So prior to my trip down to California, I went online and found a well-rated, reasonably-priced 2015 high-definition (HD) 32-inch LG flat screen. (Read Nicholson Baker's magisterial New Yorker piece, "A Fourth State of Matter," on the South Korean flat screen television industry. Samsung and LG are the two big South Korean producers.) The LG arrived at my father's house in a little more than a day, and he installed it himself. But by the time I arrived he was having difficulty picking up the same stations that he had with the old set.
Here our troubles began. I thought we would face only minimal difficulty in working out the kinks and matching the reception he enjoyed before because I had no problem with my own gifted flat screen. What I didn't take into account is that my flat screen was so old that it didn't have its own HD tuner; hence, I was able to use the same analog-to-digital-antenna converter that I used on my old-school cathode-ray-tube TV. These new flat screen televisions come equipped with their own HD receiver, and, apparently, at least what my father and I have learned, is that they are not as good as the analog-to-digital-antenna converters which were widely distributed when we the non-cable unwashed were kicked off the analog spectrum into the digital stream.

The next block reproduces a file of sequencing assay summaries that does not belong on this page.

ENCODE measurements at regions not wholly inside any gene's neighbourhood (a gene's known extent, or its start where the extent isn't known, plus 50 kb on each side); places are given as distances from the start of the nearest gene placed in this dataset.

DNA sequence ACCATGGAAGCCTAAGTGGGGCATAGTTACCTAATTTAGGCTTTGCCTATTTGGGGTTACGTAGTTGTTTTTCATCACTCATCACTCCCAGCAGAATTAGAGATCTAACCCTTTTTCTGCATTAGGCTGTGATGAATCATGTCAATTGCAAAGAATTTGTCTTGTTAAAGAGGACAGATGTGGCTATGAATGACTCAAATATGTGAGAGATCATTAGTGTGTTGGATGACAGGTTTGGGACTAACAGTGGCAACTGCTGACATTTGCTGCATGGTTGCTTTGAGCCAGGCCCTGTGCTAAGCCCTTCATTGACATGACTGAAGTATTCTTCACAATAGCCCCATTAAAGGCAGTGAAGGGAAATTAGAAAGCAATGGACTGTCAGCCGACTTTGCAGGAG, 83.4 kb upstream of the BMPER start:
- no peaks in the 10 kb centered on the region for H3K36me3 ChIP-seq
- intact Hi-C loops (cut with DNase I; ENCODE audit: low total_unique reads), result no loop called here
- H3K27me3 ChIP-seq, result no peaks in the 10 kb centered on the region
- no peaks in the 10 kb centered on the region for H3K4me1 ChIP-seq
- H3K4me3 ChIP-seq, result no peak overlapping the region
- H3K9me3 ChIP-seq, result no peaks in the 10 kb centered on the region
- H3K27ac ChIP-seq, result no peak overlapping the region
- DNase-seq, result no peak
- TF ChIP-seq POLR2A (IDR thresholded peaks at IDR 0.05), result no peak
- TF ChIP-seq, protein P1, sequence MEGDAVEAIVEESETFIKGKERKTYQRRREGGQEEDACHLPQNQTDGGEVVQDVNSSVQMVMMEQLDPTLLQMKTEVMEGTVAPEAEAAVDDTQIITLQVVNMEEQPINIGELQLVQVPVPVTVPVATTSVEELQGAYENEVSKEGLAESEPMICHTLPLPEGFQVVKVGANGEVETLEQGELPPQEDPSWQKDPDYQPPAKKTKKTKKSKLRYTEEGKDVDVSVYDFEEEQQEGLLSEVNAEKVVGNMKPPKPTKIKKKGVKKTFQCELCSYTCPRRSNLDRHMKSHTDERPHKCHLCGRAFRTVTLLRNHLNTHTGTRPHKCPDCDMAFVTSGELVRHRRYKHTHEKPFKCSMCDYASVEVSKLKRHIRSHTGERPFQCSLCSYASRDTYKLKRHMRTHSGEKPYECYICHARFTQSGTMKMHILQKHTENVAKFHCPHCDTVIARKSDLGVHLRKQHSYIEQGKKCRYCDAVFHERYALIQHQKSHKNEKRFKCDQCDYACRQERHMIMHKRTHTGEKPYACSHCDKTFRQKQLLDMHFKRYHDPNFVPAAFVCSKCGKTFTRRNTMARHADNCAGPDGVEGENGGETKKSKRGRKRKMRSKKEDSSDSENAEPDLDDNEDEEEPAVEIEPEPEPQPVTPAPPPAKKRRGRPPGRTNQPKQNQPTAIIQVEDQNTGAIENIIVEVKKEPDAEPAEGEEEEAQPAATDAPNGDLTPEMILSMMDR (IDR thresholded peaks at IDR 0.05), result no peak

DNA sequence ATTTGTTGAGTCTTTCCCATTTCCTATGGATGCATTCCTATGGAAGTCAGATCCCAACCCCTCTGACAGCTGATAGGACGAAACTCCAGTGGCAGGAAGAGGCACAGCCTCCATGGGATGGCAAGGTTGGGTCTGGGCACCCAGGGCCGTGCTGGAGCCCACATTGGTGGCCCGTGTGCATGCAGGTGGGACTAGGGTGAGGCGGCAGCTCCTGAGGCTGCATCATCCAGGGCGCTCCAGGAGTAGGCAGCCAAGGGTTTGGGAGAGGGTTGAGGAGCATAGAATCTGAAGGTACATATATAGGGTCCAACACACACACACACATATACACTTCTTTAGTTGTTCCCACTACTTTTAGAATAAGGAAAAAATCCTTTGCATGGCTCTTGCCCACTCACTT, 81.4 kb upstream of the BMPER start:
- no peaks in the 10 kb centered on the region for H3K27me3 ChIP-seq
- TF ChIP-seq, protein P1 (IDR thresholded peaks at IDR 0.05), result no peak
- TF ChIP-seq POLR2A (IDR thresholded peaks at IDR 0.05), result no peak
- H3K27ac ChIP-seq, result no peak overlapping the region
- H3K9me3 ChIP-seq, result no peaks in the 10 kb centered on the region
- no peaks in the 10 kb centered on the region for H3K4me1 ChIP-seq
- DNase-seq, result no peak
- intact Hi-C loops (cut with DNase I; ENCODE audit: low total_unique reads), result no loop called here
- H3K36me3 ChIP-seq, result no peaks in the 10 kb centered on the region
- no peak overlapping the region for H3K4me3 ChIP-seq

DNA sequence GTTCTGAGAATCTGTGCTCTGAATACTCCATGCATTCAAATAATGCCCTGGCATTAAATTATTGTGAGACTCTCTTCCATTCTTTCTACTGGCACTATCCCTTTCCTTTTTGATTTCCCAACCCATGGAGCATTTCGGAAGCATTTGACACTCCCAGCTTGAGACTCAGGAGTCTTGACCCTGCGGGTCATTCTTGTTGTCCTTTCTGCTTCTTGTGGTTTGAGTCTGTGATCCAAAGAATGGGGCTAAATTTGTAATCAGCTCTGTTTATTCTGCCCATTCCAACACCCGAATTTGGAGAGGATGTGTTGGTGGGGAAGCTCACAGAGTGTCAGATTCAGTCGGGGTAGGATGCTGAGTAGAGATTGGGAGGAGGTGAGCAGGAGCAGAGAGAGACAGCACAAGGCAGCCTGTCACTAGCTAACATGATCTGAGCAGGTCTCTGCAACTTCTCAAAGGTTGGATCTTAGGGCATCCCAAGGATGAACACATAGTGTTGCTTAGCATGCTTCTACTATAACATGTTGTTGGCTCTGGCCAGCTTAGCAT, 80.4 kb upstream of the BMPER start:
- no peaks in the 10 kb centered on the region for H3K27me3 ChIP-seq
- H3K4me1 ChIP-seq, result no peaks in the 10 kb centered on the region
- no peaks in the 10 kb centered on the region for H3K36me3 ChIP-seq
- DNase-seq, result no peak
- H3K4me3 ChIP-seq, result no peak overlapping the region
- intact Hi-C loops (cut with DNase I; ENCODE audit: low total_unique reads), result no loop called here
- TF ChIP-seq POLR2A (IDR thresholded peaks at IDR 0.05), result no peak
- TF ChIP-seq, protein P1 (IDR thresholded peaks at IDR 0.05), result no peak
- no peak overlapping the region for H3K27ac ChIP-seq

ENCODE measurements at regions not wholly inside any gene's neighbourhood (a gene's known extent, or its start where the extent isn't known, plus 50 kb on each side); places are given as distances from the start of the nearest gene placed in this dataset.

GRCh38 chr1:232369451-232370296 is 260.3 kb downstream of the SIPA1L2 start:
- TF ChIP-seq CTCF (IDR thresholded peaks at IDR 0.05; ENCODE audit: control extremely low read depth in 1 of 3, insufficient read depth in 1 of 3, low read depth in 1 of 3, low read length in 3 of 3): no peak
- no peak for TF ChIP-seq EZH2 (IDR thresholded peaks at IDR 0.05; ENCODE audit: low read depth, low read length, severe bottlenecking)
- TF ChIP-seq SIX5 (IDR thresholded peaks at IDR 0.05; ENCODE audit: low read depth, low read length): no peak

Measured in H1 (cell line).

We then proceeded to problem solve for the next two days, our goal being to try to match the number of channels he had with the old technology; that, and be able to receive all three networks televising the Thanksgiving games -- FOX, CBS, NBC. This meant two separate trips each to both Target and Best Buy, and one trip to Sears. What we learned is that most digital antennas are useless, particularly if you live in an area that is windy and rainy and far away from the nearest transmission tower. My father lives in a wind corridor, and we learned by research online that the nearest transmission towers are 29 miles to the east. So we returned the first digital antenna we purchased at Best Buy and upgraded to one with amplification and a 40-mile range.